US wine giant E&J Gallo has signed the Black Eyed Peas for an augmented reality marketing stunt to promote its Barefoot wine brand. Consumers start by downloading an app directly or scanning the QR code on a Barefoot wine product. Then, consumers scan the iconic ‘foot’ on the Barefoot label to hear a new version of Black Eyed Peas’ single “VIDA LOCA” and see a 3D animated performance from the group.

The app works with interactivity, so the more Barefoot products in the frame, the more music you will hear.

 

Two time Emmy winner Sterling K. Brown shared an Instagram post with a personalised bottle of Sterling Vineyards wine following an Emmy-themed wine tasting with Sterling winemaker Lauren Kopit on Monday.

They sipped on Sterling Napa Valley Cabernet Sauvignon to celebrate Sterling’s double nomination for performances in This Is Us and Marvelous Mrs. Maisel.

This year, Sterling Vineyards gifted over 3,000 bottles of Napa Cab to all nominees to celebrate their achievements while watching the live broadcast this weekend.

 

One for the rock fans.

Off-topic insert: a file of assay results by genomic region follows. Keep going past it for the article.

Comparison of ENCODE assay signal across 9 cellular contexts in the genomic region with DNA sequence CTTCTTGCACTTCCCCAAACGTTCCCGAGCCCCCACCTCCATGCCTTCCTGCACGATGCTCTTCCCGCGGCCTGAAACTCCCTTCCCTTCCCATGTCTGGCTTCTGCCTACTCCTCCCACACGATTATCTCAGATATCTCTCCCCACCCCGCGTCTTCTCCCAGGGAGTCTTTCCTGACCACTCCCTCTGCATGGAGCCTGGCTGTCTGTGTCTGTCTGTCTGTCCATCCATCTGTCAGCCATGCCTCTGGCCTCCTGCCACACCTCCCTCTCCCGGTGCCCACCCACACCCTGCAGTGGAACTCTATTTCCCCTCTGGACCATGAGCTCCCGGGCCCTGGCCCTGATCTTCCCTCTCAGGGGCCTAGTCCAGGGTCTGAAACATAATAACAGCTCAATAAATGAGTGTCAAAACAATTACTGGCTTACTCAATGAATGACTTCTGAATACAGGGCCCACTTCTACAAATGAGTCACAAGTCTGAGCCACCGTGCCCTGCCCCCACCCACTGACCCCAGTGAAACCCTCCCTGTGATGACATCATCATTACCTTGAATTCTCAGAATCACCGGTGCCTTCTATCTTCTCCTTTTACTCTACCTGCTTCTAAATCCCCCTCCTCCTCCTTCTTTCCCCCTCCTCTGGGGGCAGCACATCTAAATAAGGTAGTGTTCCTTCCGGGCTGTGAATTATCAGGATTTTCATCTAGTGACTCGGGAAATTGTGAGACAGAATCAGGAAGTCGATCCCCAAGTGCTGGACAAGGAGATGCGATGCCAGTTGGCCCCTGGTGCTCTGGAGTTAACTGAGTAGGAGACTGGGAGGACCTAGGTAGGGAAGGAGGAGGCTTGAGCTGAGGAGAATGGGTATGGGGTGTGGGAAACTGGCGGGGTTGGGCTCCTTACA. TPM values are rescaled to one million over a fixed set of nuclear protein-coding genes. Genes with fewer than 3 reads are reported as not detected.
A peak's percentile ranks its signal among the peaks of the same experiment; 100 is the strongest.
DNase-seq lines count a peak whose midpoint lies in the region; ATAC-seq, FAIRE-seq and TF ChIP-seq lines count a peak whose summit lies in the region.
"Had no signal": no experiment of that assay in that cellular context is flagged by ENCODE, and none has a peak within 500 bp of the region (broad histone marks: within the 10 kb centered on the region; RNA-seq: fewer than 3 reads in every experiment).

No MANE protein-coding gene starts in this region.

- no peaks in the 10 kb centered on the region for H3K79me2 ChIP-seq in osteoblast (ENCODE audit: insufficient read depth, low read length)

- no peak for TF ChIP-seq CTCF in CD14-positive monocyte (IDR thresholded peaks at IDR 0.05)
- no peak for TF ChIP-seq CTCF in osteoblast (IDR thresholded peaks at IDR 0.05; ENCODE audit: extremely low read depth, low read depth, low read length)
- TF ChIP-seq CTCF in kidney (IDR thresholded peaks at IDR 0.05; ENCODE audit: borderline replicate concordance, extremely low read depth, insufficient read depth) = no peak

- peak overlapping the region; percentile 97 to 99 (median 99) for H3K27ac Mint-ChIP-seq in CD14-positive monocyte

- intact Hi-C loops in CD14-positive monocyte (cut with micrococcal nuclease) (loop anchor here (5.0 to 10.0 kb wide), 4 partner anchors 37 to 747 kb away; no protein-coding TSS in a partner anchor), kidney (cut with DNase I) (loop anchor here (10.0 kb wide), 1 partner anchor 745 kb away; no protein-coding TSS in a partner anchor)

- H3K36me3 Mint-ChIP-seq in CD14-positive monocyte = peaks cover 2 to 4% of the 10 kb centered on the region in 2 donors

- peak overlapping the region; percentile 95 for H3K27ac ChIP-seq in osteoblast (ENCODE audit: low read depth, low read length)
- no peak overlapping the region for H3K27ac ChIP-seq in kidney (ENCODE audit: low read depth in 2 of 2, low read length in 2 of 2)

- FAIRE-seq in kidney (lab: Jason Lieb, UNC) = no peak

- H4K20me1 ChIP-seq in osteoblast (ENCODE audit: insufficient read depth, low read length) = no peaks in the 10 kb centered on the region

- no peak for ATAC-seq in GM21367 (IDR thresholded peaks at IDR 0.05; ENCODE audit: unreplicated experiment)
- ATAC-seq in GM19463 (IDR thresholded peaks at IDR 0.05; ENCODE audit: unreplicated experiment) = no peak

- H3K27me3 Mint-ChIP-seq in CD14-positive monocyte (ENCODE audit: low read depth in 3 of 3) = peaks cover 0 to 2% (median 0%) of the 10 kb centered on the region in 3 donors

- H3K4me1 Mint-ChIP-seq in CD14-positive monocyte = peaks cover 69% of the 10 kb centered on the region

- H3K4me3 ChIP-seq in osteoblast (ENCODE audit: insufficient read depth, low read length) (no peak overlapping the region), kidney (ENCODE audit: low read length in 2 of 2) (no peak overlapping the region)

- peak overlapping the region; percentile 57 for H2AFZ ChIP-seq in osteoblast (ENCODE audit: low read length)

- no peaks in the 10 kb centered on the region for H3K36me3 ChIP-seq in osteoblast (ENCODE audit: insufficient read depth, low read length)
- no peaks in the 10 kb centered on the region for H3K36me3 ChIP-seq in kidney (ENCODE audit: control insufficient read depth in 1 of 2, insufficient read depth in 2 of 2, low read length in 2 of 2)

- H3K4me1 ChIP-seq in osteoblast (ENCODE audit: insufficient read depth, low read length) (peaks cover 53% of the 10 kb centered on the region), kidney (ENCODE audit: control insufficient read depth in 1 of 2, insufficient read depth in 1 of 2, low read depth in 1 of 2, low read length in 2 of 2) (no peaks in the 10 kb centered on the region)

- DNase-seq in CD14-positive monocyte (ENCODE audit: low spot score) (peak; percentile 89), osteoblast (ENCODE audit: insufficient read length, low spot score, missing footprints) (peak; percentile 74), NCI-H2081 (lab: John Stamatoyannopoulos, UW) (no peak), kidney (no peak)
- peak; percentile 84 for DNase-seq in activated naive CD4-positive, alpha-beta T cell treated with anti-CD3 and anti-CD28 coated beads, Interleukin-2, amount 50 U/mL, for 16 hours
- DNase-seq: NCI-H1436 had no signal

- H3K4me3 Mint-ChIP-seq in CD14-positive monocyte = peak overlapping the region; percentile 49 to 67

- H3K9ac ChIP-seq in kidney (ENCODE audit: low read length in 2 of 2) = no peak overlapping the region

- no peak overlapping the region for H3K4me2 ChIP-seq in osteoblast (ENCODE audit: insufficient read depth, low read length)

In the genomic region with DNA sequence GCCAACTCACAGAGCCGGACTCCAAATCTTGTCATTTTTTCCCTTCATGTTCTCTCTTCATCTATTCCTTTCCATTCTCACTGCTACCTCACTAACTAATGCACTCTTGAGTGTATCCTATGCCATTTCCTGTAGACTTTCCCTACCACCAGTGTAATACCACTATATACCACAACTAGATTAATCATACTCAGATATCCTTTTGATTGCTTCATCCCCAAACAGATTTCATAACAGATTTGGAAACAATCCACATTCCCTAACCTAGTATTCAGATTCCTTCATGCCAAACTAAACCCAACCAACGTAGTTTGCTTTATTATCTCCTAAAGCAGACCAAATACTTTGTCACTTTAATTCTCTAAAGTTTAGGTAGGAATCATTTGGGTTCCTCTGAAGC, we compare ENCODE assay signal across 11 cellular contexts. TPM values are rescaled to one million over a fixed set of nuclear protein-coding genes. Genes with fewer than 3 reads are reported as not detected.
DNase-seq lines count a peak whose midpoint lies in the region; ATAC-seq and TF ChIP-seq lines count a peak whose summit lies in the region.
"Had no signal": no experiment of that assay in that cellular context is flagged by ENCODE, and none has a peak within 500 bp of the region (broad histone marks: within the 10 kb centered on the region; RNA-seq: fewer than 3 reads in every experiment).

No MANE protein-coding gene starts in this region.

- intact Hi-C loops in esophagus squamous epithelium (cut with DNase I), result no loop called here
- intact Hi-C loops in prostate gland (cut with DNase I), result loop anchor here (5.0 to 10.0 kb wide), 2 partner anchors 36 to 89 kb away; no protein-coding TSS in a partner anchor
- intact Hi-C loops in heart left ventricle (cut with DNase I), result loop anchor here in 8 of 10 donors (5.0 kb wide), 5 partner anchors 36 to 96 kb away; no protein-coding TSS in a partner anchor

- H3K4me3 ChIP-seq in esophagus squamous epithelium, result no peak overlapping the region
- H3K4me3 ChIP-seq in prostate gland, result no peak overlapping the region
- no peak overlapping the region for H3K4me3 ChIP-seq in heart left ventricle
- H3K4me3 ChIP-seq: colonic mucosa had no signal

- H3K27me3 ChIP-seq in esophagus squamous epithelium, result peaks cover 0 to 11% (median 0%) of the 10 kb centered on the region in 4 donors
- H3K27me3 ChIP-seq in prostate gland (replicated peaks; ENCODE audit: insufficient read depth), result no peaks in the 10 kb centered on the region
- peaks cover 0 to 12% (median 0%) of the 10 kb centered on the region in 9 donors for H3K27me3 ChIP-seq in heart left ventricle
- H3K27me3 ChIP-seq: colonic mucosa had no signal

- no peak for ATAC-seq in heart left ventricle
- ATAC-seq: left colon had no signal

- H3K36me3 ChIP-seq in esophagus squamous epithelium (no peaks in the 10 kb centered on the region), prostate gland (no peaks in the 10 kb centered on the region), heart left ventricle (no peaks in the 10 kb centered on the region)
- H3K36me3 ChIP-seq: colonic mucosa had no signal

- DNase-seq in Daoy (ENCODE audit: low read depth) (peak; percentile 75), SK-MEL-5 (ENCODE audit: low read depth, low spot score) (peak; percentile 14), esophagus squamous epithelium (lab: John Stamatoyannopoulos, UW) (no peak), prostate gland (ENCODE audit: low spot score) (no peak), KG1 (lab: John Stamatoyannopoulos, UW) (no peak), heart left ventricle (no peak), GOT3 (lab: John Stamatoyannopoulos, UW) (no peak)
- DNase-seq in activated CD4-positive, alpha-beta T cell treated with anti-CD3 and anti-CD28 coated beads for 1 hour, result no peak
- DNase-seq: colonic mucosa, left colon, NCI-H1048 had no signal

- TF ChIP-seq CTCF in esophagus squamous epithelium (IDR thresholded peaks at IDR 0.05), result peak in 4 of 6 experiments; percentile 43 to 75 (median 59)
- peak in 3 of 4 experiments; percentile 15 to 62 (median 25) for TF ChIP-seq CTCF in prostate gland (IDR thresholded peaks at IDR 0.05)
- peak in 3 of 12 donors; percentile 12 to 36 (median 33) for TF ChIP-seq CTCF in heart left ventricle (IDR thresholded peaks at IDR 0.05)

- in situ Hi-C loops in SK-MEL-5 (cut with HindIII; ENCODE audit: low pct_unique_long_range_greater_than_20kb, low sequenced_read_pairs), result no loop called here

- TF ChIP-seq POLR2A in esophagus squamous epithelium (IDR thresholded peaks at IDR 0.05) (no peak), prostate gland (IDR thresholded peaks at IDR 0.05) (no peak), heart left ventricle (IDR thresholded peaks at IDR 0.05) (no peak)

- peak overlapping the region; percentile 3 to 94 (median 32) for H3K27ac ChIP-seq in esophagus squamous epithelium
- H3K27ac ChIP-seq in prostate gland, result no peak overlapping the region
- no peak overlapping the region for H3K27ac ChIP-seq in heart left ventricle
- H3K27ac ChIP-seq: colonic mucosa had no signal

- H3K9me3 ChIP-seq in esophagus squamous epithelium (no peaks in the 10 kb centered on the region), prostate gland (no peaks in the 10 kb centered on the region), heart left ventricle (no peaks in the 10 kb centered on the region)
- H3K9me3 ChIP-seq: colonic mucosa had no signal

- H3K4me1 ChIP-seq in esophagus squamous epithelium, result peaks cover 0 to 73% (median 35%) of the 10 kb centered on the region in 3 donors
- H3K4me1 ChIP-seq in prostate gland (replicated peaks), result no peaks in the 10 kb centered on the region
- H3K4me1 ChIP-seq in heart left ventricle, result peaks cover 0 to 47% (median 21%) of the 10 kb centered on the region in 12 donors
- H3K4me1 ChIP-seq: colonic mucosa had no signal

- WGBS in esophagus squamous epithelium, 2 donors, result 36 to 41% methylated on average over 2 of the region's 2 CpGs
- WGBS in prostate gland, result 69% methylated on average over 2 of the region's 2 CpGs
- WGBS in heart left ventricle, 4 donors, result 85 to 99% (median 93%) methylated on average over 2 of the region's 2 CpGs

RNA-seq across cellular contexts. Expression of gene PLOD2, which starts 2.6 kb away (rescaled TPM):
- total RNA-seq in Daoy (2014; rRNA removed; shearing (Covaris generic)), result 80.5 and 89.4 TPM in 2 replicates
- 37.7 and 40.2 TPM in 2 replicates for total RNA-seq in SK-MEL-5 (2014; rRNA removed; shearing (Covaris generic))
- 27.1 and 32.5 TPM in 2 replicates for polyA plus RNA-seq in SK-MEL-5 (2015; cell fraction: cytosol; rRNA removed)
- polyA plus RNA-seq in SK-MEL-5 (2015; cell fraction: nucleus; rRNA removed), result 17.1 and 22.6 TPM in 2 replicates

The Sexton whiskey has partnered with Handel & Hendrix in London to create a commemorative cocktail to mark the 50th anniversary of Jimi Hendrix’s death. The Purple Haze is a mix of The Sexton single malt Irish whiskey, Cointreau, lemon juice, simple syrup, grenadine, and something called butterfly pea flower tea, which gives the serve its purple hue. It’s finished with an egg white, naturally, although we reckon you could make it vegan with aquafaba.

The whiskey label has also teamed up with Regent Sounds on Denmark Street, giving away free bottles of The Sexton to anyone who buys a Fender Stratocaster on the day.

 

In summer sports, spirit label Sipsmith has become the official gin of Wimbledon.

While there obviously were no tennis matches this year, Sipsmith is already preparing for next year. The brand is giving people the chance to win two tickets to the 2021 Championships, alongside a year’s supply of Sipsmith gin.

 

In other booze and sport news, AB InBev-owned beer brand Budweiser has partnered with Domino’s to launch competition celebrating the return of the Premier League.

Pub-goers will be asked to, first and very importantly, buy a pint, bottle or can of Budweiser or Budweiser Zero, and then upload a photo of their beer to www.budweiserpl.com.

Entrants are then in with the chance of winning Domino’s vouchers, PerfectDraft machines which allow fans to pour the perfect pint from home, or signed football shirts from their team of choice.